Do Golf Balls Float? It’s Sink Or Swim Time!

It’s a question that’s often asked of small objects. Sink or swim? Generally speaking, it’s heavy objects that sink, and lighter ones that float. But what about golf balls? They’re not that heavy, are they? Wouldn’t it be nice if they floated, thus making them far easier to retrieve?

But no, golf balls do not float. And I should know – I’ve hit hundreds of the things into the water!

Why Don’t Golf Balls Float?

Quite simply, because they are too heavy, and thus lack buoyancy. Within the outer shell of a golf ball is a weighty core. This core can consist of one, two, three, or even four layers, but the weight is more or less always the same. Which, in accordance with R&A and USGA rules, is no heavier than 45.93 grams.

The diameter of a golf ball is no less than 42.67mm, which means that a fair amount of mass is contained within a small surface area. Because of this, it means that a golf ball unit is heavier than a water unit. Due to its density, it doesn’t float. So down the golf ball plummets, into the depths of those troublesome lakes, rivers, and ponds.

If you want to get your teeth into the specific science of buoyancy, check out this SeaPearch article.

But golf balls aren’t just heavy for the sake of it. This unit weight is necessary for the ball to travel at optimal distances. Without mass, the ball would be sorely lacking in aerodynamics. Even a few milligrams of weight taken away would make a huge difference. If you tried to hit a hollow or even a slightly underweight golf ball off the tee, you’d have a pretty bad time.

Floating Golf Balls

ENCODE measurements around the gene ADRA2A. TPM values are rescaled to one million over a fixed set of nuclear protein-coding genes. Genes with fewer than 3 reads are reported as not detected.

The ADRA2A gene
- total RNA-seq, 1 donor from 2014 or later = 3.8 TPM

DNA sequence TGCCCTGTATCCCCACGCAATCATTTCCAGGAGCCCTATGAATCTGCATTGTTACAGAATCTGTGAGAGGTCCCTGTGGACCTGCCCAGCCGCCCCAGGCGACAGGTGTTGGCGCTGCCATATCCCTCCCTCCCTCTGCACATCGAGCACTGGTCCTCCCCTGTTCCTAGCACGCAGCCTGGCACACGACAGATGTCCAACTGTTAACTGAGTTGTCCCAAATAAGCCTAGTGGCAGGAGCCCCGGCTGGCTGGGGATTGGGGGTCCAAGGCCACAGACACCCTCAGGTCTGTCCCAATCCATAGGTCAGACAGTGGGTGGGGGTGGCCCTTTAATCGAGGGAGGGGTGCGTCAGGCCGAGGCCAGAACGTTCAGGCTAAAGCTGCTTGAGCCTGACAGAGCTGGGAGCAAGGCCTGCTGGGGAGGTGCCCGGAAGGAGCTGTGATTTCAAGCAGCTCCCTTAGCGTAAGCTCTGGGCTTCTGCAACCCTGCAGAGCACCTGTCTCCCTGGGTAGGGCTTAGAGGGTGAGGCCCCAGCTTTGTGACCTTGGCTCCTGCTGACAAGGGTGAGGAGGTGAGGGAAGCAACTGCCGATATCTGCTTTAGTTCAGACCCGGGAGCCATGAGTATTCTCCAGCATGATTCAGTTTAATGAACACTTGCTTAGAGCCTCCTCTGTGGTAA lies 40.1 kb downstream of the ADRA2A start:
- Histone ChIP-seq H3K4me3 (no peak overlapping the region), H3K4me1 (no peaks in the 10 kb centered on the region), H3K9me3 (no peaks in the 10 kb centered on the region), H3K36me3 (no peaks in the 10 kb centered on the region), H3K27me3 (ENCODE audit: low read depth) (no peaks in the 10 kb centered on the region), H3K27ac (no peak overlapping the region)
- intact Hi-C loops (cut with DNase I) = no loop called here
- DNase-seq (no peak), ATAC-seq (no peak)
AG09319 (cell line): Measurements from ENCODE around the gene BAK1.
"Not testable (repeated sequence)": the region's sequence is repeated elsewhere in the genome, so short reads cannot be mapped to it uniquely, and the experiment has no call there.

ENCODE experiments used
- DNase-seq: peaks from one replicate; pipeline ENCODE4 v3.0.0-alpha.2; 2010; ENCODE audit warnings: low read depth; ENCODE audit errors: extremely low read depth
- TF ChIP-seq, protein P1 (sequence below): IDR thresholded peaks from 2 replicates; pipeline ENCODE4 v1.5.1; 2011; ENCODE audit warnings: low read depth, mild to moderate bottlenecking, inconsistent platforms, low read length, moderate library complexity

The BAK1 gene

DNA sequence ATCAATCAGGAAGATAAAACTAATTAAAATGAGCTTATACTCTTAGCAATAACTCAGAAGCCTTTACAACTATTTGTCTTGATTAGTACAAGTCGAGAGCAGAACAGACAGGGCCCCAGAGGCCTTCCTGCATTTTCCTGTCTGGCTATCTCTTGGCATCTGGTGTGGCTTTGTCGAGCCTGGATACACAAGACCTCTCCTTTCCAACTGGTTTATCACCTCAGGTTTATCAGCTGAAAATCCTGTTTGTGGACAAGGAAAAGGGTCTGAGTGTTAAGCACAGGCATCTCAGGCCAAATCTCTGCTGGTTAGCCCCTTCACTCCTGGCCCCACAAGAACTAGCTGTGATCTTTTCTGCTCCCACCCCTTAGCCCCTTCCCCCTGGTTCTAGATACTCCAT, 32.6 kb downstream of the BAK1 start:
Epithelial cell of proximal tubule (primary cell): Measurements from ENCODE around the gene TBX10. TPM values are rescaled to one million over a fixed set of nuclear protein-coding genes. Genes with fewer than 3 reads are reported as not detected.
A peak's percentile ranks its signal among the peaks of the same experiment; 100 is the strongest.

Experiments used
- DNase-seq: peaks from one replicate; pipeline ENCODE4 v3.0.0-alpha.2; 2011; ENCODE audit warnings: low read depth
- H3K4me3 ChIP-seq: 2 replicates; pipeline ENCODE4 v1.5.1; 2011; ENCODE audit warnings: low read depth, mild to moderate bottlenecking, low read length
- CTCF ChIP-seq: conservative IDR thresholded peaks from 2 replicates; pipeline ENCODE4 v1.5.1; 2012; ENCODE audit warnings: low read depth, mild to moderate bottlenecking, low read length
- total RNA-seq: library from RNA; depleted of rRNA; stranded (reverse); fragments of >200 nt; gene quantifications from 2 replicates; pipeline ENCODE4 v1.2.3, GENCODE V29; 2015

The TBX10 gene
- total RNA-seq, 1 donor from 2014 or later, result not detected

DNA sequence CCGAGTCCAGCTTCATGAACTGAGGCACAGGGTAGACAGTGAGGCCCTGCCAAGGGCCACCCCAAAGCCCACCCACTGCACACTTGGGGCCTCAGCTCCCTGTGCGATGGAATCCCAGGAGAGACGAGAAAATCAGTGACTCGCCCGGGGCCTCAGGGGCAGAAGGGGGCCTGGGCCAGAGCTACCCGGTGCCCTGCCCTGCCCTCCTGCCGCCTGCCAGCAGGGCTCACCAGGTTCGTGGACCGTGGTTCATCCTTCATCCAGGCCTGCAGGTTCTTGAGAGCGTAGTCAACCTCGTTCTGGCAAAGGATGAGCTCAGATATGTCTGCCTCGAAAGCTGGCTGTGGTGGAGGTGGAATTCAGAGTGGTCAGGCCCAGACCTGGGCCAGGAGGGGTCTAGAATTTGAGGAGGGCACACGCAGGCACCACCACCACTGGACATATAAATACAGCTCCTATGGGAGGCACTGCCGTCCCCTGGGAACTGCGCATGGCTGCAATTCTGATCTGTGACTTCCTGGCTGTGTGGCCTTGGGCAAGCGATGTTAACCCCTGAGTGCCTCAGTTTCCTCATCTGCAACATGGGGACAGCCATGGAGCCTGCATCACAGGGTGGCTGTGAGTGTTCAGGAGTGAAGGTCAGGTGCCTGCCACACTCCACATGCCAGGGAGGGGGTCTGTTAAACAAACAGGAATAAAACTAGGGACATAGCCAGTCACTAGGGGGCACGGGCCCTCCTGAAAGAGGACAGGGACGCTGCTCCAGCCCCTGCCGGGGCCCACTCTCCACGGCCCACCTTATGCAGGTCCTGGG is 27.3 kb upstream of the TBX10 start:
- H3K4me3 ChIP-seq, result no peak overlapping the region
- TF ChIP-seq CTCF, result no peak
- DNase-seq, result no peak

If you’re really getting sick of losing golf balls to water, you could consider buying some floating golf balls. They’re built as light as possible without sacrificing too much performance (though they still won’t perform nearly as well as normal golf balls).

Of course, if you hit them to the middle of the lake, you’ll still have a hard time retrieving these balls. But if they’re close to the edge, and you have some sort of golf ball retriever, it should be fairly straightforward to get them back.

Another benefit of buying floating golf balls is that they’re cheaper than most regular balls. Coupled with their lighter weight, this makes them an ideal practice ball.

It’s also worth noting that regular golf balls can actually float – if the water is salty enough.

Unlike freshwater, saltwater can be more dense than a golf ball unit, meaning that the ball will in fact be buoyant. It’s rare that a golf course water hazard will contain saltwater rather than freshwater, but if you happen to be hitting golf balls into the sea, then they may indeed float!

Using salt to make golf balls float is also a common experiment used in schools. It usually involves placing a ball in freshwater, allowing it to sink, and then adding more and more salt to the water until the ball rises to the surface. Science!

Final Thoughts

Golf balls don’t float, but it’s for a pretty good reason. If they were any less heavy, they wouldn’t fly nearly as far, and your scorecard would probably look a whole lot worse.

Golf ball design has been tinkered and perfected over the years. If we have to watch them sink to the bottom of lakes and ponds every now and then (or far too often, in my case!), it’s a small price to pay for optimal performance.

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